Now, look; there are definite downsides to this way of doing things. You will hear many horror stories about bounced checks and random shutdowns and just overall business sketchiness in overseas play. But there’s got to be a healthy medium, here.

(BTW, since soccer is a sport that is dominated by overseas markets, it’s going to be particularly interesting to watch the NWSL navigate this over the next few years. They’ve already made some changes.)

What do you think of Kim Clijsters coming back to tennis next year? Thanks!

-Rob

Thank you so much for asking me about this, Rob. I am absolutely thrilled. I love Kim Clijsters. I miss watching her do ridiculous splits while hitting winners. I hope that she can still do those. Honestly, I have no idea how successful she will be, but doubt Kim Clijsters at your own peril. As we’ve learned over the years when it comes to sport, age does of course matter, but so does wear-and-tear. And Clijsters does not have a whole lot of tennis miles on her for a 36-year-old.

Do I think she’s going to be able to win a major title in her second tournament back, like she did during her 2009 return? Absolutely not. The WTA is, without a doubt, a deeper and more difficult Tour than it was a decade ago.

Do I think she can have some success and surprise some people, and be generally delightful and awe-inspiring in the process? Absolutely.

Plus: I love the WTA, you all know this, but the lack of consistency from so many of the top players (for often-times understandable reasons) can lead to a lack of high-profile storylines. Clijsters will be a storyline, and rightly so.

Now, if only her HOF partner would follow in her footsteps.

Enjoyed sharing this experience with Andy !
July 23, 2017

I am interested in your take on the media consolidation. First you at ThinkProgress. Then not seeing (Jessica Luther)‘s name attached to any articles at Huffington Post. Deadspin gone.  It’s a real travesty as you’ve talked about. Why do you think is behind it?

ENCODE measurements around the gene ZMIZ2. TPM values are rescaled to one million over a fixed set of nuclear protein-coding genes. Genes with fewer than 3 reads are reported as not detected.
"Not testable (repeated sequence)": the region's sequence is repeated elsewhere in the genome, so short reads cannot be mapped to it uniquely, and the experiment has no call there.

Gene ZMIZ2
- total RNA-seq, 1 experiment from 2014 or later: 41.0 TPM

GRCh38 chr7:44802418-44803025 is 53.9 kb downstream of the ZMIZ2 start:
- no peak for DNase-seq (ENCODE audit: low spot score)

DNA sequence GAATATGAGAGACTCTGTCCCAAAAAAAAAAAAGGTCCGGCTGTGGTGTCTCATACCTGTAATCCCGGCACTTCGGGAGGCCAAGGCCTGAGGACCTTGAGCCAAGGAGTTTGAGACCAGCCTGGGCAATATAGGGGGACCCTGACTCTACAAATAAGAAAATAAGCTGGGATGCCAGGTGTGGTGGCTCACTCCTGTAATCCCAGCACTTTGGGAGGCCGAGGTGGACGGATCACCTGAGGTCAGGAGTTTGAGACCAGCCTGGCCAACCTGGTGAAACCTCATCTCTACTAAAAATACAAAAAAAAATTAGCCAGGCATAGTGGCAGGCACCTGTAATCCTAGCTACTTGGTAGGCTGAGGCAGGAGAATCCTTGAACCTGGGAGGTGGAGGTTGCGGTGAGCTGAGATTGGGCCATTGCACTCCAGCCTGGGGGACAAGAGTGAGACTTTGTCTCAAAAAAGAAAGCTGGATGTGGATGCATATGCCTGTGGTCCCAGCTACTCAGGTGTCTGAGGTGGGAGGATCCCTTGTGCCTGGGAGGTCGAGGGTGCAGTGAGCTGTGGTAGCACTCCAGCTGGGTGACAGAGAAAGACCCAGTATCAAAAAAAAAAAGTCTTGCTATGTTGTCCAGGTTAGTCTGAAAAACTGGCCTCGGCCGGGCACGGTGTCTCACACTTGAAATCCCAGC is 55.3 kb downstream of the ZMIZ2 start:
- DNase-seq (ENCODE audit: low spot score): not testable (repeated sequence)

-Felix

Felix, I probably shouldn’t be finishing with this question, since it’s a depressing one, but here we are. I think that the business model of journalism is broken, because the people who are in charge of so many companies think profitability AND pliability are the only two things that matter. They want submissive news rooms that make them money first and foremost. That’s it. And that’s just not what journalism is.

We’ve been on this path for a while, ever since newsrooms started moving online and it became apparent that digital ads didn’t sell as well as print ads and everyone started panicking. Nobody has figured out the answer in full, and every day I am scared! Yay!

I believe in the power of independent models like Power Plays and substack, and I wouldn’t be doing this and putting so much into it if I didn’t mean that with all my heart. But I also believe that these independent projects need to be supplemental to a much larger media ecosystem. They can’t be the main course. We need healthy, large newsrooms, all across the United States. We need them stocked with editors and lawyers, fact checkers and graphic designers, photographers and salespeople. We need them online and in print. We need it all.

Unfortunately, with no controls in place, what we’ve ended up with is rich, ignorant people with zero journalism experience buying up news enterprises for the prestige and then focusing on the bottom line, and nothing else. We have people owning these newsrooms and websites who are terrified of the power that these entities have, and therefore make moves to control that power, rather than feeding it

We have people in charge of media who are operating purely out of fear — of losing money, or of pissing off people in power. It can’t be this way. I wish I had the answer, but I only have this rant.

(For those of you who aren’t familiar, ThinkProgress is the progressive newsroom where I worked as the sports reporter for four year, until it was shut down in September. It is a bit of a different scenario than the others, since it was housed at a non-profit and was supposed to be shielded from a lot of the “market forces” bullshit, and yet, its story shares so much in common with the demise of Deadspin and Splinter and the layoffs elsewhere. It’s always about money or power. Actually, it’s always about both.)

If you’re celebrating, eat some delicious food for me, enjoy being around your loved ones, and have a Happy Thanksgiving. Part 2 of the mailbag will be in your inboxes on Friday (I’ll try not to be this wordy, though, no promises), and I’ll be back Monday with original reporting.